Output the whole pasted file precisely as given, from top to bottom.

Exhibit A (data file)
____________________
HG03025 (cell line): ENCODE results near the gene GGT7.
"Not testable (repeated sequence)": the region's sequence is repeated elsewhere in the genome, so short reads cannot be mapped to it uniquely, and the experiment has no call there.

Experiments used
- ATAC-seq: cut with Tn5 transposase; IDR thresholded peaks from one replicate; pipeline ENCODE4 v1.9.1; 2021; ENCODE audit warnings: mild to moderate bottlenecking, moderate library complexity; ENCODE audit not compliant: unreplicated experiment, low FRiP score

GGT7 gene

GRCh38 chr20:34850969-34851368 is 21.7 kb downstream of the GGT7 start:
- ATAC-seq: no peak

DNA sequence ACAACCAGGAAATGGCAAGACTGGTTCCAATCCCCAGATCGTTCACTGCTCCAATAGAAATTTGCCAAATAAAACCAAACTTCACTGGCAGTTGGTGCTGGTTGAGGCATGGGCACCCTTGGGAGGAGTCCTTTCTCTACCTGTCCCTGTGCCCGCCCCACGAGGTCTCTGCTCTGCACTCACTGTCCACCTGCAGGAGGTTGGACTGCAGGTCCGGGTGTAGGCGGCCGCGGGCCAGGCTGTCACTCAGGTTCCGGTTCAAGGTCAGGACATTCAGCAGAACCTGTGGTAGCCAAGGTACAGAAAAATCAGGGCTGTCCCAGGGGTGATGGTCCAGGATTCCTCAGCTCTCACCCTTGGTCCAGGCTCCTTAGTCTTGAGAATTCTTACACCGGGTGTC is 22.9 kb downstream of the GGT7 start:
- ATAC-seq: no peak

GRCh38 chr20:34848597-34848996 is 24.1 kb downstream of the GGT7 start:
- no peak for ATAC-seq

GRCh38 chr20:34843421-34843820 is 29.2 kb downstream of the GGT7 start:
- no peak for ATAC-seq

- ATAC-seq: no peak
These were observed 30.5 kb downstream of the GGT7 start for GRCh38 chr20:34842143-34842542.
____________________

HG03025 (cell line): ENCODE results near the gene GGT7.
"Not testable (repeated sequence)": the region's sequence is repeated elsewhere in the genome, so short reads cannot be mapped to it uniquely, and the experiment has no call there.

Experiments used
- ATAC-seq: cut with Tn5 transposase; IDR thresholded peaks from one replicate; pipeline ENCODE4 v1.9.1; 2021; ENCODE audit warnings: mild to moderate bottlenecking, moderate library complexity; ENCODE audit not compliant: unreplicated experiment, low FRiP score

GGT7 gene

GRCh38 chr20:34850969-34851368 is 21.7 kb downstream of the GGT7 start:
- ATAC-seq: no peak

DNA sequence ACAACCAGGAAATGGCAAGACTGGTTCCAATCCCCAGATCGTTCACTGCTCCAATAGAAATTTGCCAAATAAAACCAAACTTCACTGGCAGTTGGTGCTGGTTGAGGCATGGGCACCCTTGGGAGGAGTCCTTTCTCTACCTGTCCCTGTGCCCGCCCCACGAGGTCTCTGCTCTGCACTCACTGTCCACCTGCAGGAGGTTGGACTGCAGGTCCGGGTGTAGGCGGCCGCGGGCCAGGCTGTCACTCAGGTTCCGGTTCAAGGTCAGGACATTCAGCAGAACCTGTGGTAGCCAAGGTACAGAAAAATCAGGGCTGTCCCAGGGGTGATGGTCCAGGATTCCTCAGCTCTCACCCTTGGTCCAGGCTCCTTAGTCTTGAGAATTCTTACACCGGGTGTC is 22.9 kb downstream of the GGT7 start:
- ATAC-seq: no peak

GRCh38 chr20:34848597-34848996 is 24.1 kb downstream of the GGT7 start:
- no peak for ATAC-seq

GRCh38 chr20:34843421-34843820 is 29.2 kb downstream of the GGT7 start:
- no peak for ATAC-seq

- ATAC-seq: no peak
These were observed 30.5 kb downstream of the GGT7 start for GRCh38 chr20:34842143-34842542.